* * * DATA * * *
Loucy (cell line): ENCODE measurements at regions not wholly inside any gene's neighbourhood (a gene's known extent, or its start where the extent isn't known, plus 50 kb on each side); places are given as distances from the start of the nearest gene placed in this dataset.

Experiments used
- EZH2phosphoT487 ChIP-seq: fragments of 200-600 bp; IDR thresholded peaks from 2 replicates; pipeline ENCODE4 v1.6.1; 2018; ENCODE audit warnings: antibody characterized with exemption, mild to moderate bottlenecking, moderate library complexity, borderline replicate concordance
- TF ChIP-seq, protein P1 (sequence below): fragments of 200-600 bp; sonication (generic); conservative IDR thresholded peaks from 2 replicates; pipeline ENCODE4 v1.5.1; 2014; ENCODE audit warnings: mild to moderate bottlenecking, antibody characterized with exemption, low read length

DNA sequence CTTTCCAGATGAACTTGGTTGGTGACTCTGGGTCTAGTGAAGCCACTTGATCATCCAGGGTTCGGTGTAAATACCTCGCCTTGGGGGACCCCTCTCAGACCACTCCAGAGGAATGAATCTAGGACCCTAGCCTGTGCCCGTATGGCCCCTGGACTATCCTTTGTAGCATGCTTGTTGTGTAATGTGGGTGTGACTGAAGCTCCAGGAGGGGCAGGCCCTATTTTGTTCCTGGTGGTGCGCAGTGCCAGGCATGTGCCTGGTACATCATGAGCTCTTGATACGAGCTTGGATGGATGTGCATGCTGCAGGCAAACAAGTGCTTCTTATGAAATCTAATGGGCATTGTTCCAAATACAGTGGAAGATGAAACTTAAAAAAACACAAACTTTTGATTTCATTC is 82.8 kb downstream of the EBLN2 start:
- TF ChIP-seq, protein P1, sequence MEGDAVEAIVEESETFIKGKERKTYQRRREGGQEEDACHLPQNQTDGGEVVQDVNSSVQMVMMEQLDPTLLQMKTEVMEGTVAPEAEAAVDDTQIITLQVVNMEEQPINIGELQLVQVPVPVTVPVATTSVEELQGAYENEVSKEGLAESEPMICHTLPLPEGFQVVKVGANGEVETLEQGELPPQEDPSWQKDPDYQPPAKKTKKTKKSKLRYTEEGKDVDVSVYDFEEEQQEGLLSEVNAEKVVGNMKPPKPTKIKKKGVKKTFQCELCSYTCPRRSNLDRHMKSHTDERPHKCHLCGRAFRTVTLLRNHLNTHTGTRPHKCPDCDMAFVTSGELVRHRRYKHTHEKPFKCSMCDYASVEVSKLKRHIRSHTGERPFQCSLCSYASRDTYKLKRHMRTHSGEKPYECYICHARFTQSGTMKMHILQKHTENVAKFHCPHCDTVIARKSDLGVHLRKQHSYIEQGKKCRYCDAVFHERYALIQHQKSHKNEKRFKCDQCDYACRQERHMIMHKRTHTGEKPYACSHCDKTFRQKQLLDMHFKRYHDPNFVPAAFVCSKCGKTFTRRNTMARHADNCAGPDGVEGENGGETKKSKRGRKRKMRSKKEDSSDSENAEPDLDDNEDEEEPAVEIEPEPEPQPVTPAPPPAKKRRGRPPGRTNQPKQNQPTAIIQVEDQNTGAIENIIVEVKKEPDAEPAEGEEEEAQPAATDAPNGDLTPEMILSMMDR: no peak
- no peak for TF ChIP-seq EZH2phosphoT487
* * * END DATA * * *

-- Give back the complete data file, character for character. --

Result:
Loucy (cell line): ENCODE measurements at regions not wholly inside any gene's neighbourhood (a gene's known extent, or its start where the extent isn't known, plus 50 kb on each side); places are given as distances from the start of the nearest gene placed in this dataset.

Experiments used
- EZH2phosphoT487 ChIP-seq: fragments of 200-600 bp; IDR thresholded peaks from 2 replicates; pipeline ENCODE4 v1.6.1; 2018; ENCODE audit warnings: antibody characterized with exemption, mild to moderate bottlenecking, moderate library complexity, borderline replicate concordance
- TF ChIP-seq, protein P1 (sequence below): fragments of 200-600 bp; sonication (generic); conservative IDR thresholded peaks from 2 replicates; pipeline ENCODE4 v1.5.1; 2014; ENCODE audit warnings: mild to moderate bottlenecking, antibody characterized with exemption, low read length

DNA sequence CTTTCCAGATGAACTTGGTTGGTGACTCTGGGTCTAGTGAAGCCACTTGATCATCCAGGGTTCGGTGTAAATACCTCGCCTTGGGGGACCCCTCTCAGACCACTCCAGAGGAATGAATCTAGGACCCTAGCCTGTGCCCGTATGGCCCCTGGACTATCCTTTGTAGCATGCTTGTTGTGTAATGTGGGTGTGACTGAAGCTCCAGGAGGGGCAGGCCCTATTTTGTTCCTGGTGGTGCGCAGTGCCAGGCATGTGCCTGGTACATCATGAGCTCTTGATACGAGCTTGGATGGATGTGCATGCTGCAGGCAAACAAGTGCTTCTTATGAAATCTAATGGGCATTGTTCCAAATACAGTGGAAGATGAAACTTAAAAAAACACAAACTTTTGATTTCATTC is 82.8 kb downstream of the EBLN2 start:
- TF ChIP-seq, protein P1, sequence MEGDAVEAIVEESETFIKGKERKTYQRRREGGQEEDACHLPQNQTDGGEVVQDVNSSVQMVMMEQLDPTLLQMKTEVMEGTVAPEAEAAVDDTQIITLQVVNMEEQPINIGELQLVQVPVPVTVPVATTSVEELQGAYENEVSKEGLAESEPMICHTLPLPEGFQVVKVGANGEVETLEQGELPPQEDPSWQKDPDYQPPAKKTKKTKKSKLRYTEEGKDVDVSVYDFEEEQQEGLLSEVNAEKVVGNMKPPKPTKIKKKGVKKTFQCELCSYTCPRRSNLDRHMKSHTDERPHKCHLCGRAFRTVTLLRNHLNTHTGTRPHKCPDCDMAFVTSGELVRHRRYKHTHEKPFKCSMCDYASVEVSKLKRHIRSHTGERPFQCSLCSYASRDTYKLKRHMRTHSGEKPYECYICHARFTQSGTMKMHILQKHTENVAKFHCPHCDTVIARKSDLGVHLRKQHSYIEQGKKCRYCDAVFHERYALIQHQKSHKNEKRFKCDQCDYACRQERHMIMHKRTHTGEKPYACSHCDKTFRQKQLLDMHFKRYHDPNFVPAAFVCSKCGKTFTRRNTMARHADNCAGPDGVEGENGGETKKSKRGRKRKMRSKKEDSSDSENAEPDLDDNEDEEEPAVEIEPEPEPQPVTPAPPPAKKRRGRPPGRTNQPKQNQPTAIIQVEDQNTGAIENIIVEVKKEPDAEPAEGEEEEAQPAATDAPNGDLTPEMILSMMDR: no peak
- no peak for TF ChIP-seq EZH2phosphoT487